PV: What things, if any, have you vowed to never do as a writer?
CJR: I’ve never vowed against anything, officially, that I can recall. I’m pretty much open to anything. I’d love to try some hard genre fiction sometime. I’d love to publish ebook only stuff. I’d love to write an entire novel consisting of one sentence (like Vanessa Place’s Dies: A Sentence; there is nothing new under the son, I suppose). I guess my only real vow would be to never bore the reader.
PV: Do you think you’ll always help beginner writers?
CJR: Promoting other authors—the little guys or the big guys—will always be important to me. One of the reasons that being an author really intrigues me is the sense of cooperation and community. There isn’t any real competitiveness that I’ve experience so far. I’m a wuss; competition frightens me.
* * *
CJR: I’ve always been curious about how a writer sees her own work. Do you write, or have you ever written, with a specific author’s style in mind? Do you have a writer you would love to be compared to?
PV: I have a weird time finding others who do what I do, as I see it. Which suggests I keep my self-perception complicated to outsmart my own weaknesses… What I’d love is to reach a place where I can say audacious crap like ‘I write Pela Via fiction’ and have people nod like that’s a thing. Alas, not even I can keep a straight face with stuff like that.
CJR: So, how would you characterize what you do?
PV: I don’t know. As I get more serious about writing, I begin to think of my career as younger and younger (also, to spite my ass). I’ve lost the urgency to publish everything I produce and I no longer care much to categorize myself. It’s literary fiction, as store shelves go. Past that, I could take or leave any cool-sounding genre blends.
PV: What do you do? Grotesque Noir? Literary body horror? Other descriptions you like?
CJR: I’ve called it grotesque Noir, I’ve heard it called literary horror. I usually just refer to my fiction as Noir; that designation has a very wide net. Noir, as I see it, simply refers to a story wherein the protagonist starts morally conflicted, ends morally conflicted, and usually weaves through some sort of criminal life. The story isn’t so much the plot as it is an exploration of the protagonist’s reaction to the plot.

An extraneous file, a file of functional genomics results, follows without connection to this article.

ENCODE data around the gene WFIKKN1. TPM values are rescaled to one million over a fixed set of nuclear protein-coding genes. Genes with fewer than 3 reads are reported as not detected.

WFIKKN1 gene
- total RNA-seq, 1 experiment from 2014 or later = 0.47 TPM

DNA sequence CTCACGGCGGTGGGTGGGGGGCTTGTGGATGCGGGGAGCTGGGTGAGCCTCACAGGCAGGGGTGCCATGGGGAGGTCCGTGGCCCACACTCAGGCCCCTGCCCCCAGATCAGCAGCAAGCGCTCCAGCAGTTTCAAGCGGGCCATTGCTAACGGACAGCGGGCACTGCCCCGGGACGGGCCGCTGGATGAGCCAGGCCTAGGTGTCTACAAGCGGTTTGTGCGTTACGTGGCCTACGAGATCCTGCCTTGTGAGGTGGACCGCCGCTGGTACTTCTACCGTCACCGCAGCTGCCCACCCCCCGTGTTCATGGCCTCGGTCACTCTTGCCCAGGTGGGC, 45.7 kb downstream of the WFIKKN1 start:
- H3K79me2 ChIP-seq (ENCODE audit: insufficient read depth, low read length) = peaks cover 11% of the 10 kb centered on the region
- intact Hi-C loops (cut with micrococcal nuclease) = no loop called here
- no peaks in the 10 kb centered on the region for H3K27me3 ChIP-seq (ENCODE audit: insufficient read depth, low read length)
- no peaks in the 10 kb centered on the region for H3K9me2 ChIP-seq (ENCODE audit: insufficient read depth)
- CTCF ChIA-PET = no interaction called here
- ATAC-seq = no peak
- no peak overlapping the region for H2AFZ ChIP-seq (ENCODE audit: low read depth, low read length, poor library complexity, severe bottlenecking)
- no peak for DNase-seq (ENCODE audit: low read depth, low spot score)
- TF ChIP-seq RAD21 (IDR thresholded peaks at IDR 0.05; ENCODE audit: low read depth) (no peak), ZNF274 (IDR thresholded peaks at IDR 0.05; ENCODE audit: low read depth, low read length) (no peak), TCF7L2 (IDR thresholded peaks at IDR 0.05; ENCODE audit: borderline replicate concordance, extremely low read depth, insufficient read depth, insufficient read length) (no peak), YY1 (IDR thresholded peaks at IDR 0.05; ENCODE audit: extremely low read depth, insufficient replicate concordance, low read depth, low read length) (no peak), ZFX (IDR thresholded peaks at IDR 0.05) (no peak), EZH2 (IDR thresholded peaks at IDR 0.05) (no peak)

PV: Big sigh of relief from me—I will be delighted when everyone sees Noir as you described it there. It’s the fussiest label that nobody shuts up about. I like it till I’m using the term to make something sound important and conceptual and someone else uses Noir to mean rebellious, like we’re all flipping off our parents in story form. It’s like Punk Rock in that regard and I’ve gotten old.
* * *
PV: You’ve not been around The Velvet as much as you’ve gotten busier. Is it still a place to call home for you?
CJR: I have, unfortunately, been involved at The Velvet less lately than I would like. Mostly, that’s due to the aforementioned promotion. I’ll be back in full force soon enough. I’d love to get The Velvet Podcast on a more regular schedule.
PV: I’d love that. Do you think you’ll still be there 2-5-10 years from now?
CJR: I hope so. The Velvet has become a home for me. It’s a rare thing—and I know, as I’ve been lurking and participating in various forums over the years—to know so many like-minded readers and writers to a level that the pre-Facebook meaning of “friend” has legitimate value. The drawback, of course, is that when a community becomes your only home, you tend to forget that other opinions exist. That can be dangerous for a writer.
PV: Good point. Do you have experience with this, or examples? I fear it applies to me. My patience only goes so far, so I rarely stick around places that aren’t my kind of thing.